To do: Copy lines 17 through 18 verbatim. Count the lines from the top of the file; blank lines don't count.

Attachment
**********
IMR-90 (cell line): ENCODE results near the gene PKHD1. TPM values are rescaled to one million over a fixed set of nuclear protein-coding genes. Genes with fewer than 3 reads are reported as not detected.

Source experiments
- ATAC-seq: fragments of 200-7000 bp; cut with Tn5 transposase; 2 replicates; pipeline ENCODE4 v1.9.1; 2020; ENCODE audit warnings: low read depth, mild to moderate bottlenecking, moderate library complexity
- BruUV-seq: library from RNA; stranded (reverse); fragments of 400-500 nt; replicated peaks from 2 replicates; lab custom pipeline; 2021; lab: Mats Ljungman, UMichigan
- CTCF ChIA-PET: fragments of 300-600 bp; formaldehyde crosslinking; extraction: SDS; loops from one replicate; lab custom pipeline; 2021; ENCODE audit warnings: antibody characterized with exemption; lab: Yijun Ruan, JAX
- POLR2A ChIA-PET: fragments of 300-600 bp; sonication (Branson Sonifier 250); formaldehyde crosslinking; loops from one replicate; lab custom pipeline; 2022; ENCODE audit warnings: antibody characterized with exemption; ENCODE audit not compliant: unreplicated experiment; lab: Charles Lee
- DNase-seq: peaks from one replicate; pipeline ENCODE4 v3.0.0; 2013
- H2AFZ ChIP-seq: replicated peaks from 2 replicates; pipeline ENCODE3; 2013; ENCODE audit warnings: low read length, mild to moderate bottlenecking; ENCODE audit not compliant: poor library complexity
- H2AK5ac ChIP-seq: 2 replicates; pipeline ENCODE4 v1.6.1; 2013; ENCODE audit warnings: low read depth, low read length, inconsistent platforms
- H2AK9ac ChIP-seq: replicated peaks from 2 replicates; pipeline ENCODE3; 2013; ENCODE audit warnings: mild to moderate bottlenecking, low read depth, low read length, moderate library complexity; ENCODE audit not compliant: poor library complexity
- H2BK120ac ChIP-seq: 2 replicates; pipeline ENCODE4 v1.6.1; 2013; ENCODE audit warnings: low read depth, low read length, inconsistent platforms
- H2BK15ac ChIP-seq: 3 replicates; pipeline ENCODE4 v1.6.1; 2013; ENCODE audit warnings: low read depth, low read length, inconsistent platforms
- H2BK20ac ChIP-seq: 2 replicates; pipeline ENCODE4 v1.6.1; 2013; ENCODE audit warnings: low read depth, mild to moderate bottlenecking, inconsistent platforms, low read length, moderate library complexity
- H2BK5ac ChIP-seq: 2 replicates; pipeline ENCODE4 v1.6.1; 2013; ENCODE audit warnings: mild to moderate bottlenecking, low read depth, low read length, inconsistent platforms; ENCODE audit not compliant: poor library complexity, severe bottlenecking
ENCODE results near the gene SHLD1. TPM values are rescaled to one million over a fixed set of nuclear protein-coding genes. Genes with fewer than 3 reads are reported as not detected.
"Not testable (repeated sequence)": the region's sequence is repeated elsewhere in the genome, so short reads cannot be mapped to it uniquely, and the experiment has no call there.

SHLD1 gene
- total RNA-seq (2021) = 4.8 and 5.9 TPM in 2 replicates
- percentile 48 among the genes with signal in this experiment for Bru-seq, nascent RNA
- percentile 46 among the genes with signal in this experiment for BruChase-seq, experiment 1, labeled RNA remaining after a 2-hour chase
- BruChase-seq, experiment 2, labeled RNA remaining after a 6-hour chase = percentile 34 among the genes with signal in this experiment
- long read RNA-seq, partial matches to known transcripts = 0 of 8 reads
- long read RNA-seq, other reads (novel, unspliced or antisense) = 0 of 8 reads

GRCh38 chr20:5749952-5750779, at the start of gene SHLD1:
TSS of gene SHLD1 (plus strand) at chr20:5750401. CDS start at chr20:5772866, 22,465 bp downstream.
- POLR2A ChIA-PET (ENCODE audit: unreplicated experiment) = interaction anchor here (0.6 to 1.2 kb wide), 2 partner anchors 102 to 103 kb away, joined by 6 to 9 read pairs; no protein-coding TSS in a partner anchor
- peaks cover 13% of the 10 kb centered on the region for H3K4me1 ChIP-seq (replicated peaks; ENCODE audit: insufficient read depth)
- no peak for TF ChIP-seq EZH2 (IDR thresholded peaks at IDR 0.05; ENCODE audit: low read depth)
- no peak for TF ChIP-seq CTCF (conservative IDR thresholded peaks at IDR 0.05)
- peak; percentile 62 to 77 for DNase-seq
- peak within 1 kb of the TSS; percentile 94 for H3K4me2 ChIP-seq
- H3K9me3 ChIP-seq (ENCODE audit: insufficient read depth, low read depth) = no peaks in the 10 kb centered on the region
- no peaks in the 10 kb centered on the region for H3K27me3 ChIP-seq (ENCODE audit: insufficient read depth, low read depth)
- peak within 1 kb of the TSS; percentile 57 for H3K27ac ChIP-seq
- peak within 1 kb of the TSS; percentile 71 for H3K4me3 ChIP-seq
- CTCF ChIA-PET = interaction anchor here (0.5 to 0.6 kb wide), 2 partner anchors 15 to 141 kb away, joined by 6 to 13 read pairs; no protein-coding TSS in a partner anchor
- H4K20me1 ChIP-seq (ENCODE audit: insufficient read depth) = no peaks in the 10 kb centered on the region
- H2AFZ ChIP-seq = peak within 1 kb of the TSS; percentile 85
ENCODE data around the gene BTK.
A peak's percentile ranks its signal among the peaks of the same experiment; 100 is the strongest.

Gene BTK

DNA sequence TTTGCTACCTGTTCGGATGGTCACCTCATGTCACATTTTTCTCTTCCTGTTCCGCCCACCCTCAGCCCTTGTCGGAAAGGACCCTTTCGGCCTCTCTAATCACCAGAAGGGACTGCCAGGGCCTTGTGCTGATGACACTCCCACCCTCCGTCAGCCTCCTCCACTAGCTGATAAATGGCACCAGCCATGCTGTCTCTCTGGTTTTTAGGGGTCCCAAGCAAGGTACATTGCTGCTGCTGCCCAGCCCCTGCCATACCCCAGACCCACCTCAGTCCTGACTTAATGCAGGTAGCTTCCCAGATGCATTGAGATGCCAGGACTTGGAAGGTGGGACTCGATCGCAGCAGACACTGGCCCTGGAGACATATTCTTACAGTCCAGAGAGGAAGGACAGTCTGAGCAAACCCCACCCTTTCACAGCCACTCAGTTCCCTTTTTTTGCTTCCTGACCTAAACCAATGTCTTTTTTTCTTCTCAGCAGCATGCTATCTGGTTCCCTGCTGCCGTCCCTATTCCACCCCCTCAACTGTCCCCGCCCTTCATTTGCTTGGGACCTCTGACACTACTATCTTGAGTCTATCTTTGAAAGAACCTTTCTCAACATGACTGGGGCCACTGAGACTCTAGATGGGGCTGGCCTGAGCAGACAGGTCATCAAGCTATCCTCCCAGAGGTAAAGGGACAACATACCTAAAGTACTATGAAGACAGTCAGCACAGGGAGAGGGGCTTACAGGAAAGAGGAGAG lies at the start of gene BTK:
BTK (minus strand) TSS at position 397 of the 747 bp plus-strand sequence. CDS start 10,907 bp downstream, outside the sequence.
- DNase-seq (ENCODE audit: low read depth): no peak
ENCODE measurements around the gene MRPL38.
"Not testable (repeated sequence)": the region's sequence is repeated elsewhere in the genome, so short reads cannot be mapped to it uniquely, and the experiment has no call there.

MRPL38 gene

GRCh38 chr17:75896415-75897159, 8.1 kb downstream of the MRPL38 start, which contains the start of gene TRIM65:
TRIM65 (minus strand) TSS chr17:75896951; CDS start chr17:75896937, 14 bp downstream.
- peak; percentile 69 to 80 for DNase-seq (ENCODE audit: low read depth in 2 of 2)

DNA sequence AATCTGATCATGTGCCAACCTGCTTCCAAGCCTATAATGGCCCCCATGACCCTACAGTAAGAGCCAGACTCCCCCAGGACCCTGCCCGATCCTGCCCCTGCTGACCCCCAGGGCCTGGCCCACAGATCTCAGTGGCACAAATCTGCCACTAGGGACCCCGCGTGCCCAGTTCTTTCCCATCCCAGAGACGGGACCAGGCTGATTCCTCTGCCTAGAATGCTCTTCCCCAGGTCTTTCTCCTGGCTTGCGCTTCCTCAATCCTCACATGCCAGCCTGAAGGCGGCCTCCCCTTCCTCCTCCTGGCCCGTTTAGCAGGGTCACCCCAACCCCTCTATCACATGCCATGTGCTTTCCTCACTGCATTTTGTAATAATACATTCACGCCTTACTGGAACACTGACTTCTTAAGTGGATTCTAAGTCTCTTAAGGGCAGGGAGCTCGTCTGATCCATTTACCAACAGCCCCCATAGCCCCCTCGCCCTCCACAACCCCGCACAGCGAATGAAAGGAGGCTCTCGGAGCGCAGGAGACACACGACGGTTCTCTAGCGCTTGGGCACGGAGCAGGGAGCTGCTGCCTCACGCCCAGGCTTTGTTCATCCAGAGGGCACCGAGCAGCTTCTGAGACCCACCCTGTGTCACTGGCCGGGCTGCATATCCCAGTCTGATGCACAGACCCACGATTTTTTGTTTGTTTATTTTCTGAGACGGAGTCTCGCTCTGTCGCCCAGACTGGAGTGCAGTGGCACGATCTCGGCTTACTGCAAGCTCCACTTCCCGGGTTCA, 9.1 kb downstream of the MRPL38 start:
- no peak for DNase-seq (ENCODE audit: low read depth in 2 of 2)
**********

SHLD1 gene
- total RNA-seq (2021) = 4.8 and 5.9 TPM in 2 replicates